July 4 (Bloomberg) -- As Jagdish Thakur trudged from car to car checking tickets on an overnight train from Kolkata to Delhi last week, he had an unwelcome task: Telling passengers who already paid to hand over more cash.
“When the government promised ‘Good Days Ahead,’ no one thought that would mean opening their pockets to Modi,” Thakur, 43, said after the 900-mile (1,450-kilometer) journey across India, referring to Prime Minister Narendra Modi’s campaign slogan. “Now I spend all night explaining this to sleeping passengers who don’t want to pay.”
Six weeks after Modi’s message of economic development led his party to a landslide election win, he’s already facing complaints among the country’s 1.2 billion people before his first budget. Modi last month vowed to take unpopular steps to restore India’s fiscal health days before his government announced the country’s biggest rail fare increase in 18 months.
Modi faces the challenge of narrowing one of Asia’s widest fiscal deficits as a weaker-than-normal monsoon and surging oil prices threaten to sap revenues and inflate a subsidy bill that has grown fivefold over the past decade. Central bank Governor Raghuram Rajan has called for the giveaways to be curbed as he keeps interest rates elevated to fight Asia’s fastest inflation.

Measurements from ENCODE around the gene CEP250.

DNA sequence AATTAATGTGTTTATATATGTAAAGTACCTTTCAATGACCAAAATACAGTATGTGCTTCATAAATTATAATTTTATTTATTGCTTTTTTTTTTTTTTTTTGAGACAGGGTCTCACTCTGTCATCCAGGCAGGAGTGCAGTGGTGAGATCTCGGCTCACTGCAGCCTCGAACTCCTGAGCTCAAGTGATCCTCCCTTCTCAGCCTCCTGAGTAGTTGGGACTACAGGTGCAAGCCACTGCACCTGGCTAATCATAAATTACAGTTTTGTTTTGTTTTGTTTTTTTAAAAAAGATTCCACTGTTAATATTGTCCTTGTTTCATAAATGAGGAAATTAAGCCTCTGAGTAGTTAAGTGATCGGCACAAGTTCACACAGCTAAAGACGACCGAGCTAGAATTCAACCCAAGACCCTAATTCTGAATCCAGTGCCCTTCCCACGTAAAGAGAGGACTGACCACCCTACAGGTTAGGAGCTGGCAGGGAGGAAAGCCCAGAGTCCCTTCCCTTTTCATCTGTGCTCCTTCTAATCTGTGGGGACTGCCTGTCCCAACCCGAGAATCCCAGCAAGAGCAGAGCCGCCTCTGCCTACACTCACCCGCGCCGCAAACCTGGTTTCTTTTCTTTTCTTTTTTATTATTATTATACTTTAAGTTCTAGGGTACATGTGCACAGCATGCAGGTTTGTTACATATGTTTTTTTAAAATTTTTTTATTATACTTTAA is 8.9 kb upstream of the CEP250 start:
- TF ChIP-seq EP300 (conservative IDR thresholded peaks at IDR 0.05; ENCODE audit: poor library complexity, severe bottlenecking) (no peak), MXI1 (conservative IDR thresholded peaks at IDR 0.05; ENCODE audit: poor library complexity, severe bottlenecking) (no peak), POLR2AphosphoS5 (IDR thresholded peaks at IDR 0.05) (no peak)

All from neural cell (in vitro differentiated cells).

“This is the Modi moment, and the budget will be like a trailer of what the movie is going to be,” Raj Kothari, a London-based fixed-income trader dealing in emerging market assets at Sun Global Investment Ltd., said by phone. Without moves to boost growth, narrow the fiscal deficit and improve infrastructure, he said, “the markets will be disappointed.”
India’s benchmark stock index has gained 7 percent since Modi’s win on May 16, among Asia’s top performers in that time, on bets the strongest electoral mandate for an Indian party since 1984 would allow him to make tough choices. His Bharatiya Janata Party promised during the campaign to encourage foreign investment, create manufacturing jobs and modernize roads and railways while simplifying the tax regime.
Finance Minister Arun Jaitley, who will present the budget to parliament on July 10, this week denounced “mindless populism” and vowed to impose fiscal discipline in a nation where two-thirds of the population lives on less than $2 per day. Last month he defended the move to increase rail fares by 14 percent, calling it a “difficult but correct decision.”
Analysts are watching to see if Jaitley will keep the previous government’s budget deficit target of 4.1 percent of gross domestic product for the year through March 2015, down from 4.5 percent in the previous 12 months. DBS Bank Ltd. and Nomura Holdings Inc. predict a rise to 4.5 percent, while UBS AG and Standard Chartered Plc expect him to keep it at 4.1 percent.
“The budget itself is almost academic,” said Paul Donovan, managing director for global economics at UBS in London. “It’s not what Modi stands up and pronounces to the Indian parliament that matters, it’s what he’s actually going to be able to implement through the complicated federal system and through a bureaucracy that frankly specializes in inertia.”
Jaitley criticized predecessor Palaniappan Chidambaram after the interim budget in February, saying he narrowed the deficit by cutting planned spending on roads, bridges and power plants, while underestimating and deferring subsidy payments. Chidambaram also assumed GDP growth for the fiscal year at 6.5 percent, higher than the central bank’s best-case scenario of a 6 percent expansion.